On May 24th, the San Diego County Board of Supervisors is scheduled to vote on an SDG&E-backed plan that will set the stage to spend billions of ratepayer dollars on unnecessary long distance power lines. It will also cut the legs out from under rooftop solar.
If the plan passes, it’ll set the stage for higher utility bills and more SDG&E profits. It will also increase the chances of solar taxes and other penalties for making your own energy from the sun. Here’s how:
Rooftop solar and batteries save everyone money, even those without solar
When people and businesses make energy from their own roof, they use long-distance power lines less. Over time, this reduces the cost of building and maintaining those power lines and other grid infrastructure–by as much as $120 billion statewide over the next 30 years.
So why are County Supervisors voting on a plan to undermine rooftop solar?
The plan ought to take a balanced approach: First, get as much solar panels and batteries as possible on homes, businesses, and parking lots. Then, make up the difference with solar farms, wind farms, and transmission lines as needed.
Instead, the county’s draft plan does the opposite. It dismisses rooftop solar and calls for:
- A massive build-out of solar and wind farms in the undeveloped backcountry.
- Nearly $4 billion in new spending on long-distance power lines.
The plan is being challenged in court, and for good reason.
The plan’s math is off. Way off.
The plan lowballs the cost of long-distance solar and wind farms, while inflating the cost of rooftop solar
- The RDF calls for spending on two projects: $3.9 billion to support remote solar and wind development and $89 million for a local San Diego area upgrade to support energy storage
- But the RDF only uses the $89 million cost to calculate the cost of the program, and doesn’t include the $3.9 billion expense.
- In addition, the RDF assumes that the cost to operate a remote solar project is about $30 per megawatt hour (MWh). This ignores the cost of transporting that energy over long distance power lines. Once that is factored in, the actual cost is more than $120/MWh.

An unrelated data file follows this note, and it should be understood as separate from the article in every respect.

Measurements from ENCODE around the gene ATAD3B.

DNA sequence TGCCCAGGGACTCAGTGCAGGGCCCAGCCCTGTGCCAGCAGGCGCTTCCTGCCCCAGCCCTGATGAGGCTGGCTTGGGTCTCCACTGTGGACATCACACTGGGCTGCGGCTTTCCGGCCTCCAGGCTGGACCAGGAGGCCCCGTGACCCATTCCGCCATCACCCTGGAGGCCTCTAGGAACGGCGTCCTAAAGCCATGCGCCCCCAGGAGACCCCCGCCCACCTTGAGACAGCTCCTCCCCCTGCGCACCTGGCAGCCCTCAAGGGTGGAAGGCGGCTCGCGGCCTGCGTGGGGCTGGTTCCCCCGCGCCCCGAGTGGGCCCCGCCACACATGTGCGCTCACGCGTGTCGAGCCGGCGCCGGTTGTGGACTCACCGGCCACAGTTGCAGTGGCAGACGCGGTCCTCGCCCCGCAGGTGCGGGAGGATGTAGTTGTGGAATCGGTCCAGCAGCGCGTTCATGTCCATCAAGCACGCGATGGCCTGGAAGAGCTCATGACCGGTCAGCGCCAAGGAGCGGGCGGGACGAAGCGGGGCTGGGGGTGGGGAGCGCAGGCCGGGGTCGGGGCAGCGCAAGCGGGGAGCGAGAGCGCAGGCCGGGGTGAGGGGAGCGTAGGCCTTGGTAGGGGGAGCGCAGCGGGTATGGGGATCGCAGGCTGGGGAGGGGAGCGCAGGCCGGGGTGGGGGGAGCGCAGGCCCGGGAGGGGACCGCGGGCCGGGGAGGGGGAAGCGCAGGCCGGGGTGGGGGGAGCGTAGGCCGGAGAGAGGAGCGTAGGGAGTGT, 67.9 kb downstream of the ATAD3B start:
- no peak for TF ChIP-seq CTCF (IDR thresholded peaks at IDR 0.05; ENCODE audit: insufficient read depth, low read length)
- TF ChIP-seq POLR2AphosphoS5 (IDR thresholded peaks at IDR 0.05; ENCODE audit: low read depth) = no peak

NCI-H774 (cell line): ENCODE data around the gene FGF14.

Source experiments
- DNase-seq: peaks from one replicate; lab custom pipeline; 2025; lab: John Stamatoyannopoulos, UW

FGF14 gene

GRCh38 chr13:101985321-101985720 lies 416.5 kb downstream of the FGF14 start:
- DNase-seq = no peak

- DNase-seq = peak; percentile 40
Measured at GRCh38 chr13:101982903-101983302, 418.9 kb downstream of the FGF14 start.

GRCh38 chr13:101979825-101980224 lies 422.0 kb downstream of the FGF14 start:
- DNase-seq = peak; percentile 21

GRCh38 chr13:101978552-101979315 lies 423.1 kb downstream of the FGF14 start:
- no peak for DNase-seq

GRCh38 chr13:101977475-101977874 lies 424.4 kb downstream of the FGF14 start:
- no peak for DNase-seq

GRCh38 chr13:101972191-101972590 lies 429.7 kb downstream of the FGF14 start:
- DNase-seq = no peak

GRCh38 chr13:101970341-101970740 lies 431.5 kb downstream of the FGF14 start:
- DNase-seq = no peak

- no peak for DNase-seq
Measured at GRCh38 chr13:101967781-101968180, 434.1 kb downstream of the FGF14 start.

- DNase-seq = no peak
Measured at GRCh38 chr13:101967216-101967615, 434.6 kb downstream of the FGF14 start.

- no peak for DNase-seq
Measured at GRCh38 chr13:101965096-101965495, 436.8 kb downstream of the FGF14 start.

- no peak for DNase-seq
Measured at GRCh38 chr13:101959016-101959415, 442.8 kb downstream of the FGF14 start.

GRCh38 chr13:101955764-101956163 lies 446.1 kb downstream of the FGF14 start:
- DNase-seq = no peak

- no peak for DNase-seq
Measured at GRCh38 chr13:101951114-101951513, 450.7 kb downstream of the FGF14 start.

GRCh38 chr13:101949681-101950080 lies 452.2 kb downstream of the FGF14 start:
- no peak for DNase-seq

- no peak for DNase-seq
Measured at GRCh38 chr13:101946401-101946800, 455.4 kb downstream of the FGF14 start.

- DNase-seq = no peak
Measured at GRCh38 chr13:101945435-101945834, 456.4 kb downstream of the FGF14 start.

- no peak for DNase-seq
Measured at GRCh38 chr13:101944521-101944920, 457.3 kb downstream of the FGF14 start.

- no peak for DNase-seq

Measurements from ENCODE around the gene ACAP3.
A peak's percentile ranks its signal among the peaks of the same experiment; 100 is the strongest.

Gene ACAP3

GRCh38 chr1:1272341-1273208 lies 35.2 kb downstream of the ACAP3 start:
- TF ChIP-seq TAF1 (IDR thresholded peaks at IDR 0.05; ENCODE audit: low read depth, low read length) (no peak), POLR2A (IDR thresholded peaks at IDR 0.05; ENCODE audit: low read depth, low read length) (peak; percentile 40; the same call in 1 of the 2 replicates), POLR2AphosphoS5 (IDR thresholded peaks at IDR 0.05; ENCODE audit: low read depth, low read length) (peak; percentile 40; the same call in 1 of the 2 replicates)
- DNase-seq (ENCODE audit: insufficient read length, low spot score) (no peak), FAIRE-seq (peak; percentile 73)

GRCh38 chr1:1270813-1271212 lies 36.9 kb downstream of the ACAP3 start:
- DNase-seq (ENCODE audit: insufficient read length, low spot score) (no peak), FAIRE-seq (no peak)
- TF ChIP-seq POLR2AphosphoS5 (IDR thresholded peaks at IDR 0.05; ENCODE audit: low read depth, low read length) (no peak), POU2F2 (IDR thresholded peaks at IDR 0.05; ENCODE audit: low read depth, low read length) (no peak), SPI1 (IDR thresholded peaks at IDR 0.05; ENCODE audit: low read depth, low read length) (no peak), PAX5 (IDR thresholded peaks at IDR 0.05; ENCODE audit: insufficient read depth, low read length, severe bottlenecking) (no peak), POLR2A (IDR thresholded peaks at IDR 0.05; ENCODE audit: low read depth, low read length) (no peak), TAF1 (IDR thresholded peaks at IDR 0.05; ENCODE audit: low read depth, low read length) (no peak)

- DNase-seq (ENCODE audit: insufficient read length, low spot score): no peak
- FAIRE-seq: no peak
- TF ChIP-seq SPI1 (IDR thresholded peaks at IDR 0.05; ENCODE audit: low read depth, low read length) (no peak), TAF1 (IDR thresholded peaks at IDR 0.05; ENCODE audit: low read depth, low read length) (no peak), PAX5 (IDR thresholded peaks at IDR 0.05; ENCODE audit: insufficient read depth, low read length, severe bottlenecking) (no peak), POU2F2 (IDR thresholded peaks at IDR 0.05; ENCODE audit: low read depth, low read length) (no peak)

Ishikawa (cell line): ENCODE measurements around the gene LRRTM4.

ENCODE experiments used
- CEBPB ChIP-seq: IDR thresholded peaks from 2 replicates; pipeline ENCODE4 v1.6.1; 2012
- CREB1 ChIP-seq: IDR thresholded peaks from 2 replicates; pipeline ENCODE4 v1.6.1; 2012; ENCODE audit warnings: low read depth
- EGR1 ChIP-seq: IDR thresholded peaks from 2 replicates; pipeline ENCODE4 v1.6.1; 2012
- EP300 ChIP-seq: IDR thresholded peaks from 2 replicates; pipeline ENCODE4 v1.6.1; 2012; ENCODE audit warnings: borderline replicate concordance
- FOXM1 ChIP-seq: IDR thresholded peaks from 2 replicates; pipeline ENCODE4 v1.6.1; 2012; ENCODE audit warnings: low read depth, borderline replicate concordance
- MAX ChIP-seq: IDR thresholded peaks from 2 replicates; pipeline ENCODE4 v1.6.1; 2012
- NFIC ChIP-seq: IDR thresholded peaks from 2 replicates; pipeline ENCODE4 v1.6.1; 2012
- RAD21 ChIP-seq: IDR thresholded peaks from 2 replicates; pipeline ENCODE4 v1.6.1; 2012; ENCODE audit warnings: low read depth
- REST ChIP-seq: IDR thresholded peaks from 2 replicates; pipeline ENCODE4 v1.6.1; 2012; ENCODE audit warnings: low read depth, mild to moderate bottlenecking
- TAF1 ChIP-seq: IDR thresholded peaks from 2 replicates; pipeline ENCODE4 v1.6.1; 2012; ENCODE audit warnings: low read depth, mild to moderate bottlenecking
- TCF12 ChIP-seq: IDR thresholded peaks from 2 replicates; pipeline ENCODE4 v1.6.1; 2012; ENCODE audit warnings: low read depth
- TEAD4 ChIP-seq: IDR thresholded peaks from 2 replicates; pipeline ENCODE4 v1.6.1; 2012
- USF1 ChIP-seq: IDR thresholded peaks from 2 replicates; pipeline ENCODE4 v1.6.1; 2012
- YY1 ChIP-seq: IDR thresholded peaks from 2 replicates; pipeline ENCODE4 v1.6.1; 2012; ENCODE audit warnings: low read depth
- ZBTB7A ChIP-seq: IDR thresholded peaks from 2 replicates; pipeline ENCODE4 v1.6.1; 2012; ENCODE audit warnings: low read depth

- Meanwhile, the RDF inflated the cost of commercial rooftop solar, using an outdated cost of $92/MWh. That’s nearly double the 2022 National Renewable Energy Laboratory cost of $50/MWh (NREL source, Solar PV – Dist. Comm” tab, Line 330, Column P – 2023, “Advanced”)
The plan dismisses rooftop solar’s potential
- The RDF presents two solar rooftop potential estimates for San Diego County: around 20,000 megawatts (MW) and 3,360 MW. The larger number is backed up with extensive documentation. The lower number has no supporting evidence.
- Despite that, the report concludes that the lower number is the correct one, and concludes that rooftop solar can only play a minor role going forward.
The actual math shows rooftop solar is cheaper and has huge potential to meet the county’s energy needs
The data shows that it costs twice as much to build solar farms than it does to install solar on on big box stores, factories, farms, churches and schools. Meanwhile, the potential for rooftop solar is nearly 6 times greater than the report claims.
Bottom line, the report is inconsistent and riddled with bad data. The County should not approve the RDF in its current form.
SDG&E’s fingerprints are all over the County’s plan
SDG&E is smart enough to put some distance between them and the plan, but it’s easy to find their fingerprints by looking under the hood.
The plan was guided and co-authored by an academic consultant, political science Professor David Victor. Dr. Victor has well-known ties to SDG&E and the utility industry:
- He sits on the Advisory Council of the utility industry’s national research association, Electric Power Research Institute (EPRI).
- SDG&E contributed almost $850,000 to EPRI in 2021. In that same year, EPRI pledged $900,000 to the UCSD institute that Prof. Victor runs in 2021, with the pledge specifically stating the money is to be controlled by Dr. Victor.
- Dr. Victor co-authored SDG&E’s 2022 decarbonization plan, which like the RDF, calls for more solar farms and power lines.
It makes sense that SDG&E wants to build more solar farms and reduce rooftop solar. After all, they make a 10-12% guaranteed profit for every dollar they spend on long distance power lines to transport electricity from solar farms.
San Diego County’s plan sets the stage for more attacks on your solar
This is right from the utility playbook:
1) Utilities lobby for billions of dollars in unnecessary infrastructure spending.
2) Rates go up. Utilities collect big profits.
3) Utilities blame rooftop solar for higher rates. They then lobby for solar taxes to stop people from installing solar panels.
4) Politicians oblige to make their donors happy and deflect blame for rising rates.
We saw utilities and state officials use this argument to justify multiple solar tax proposals over the past two years. We fought them all off. Let’s prevent more solar tax proposals by nipping them in the bud.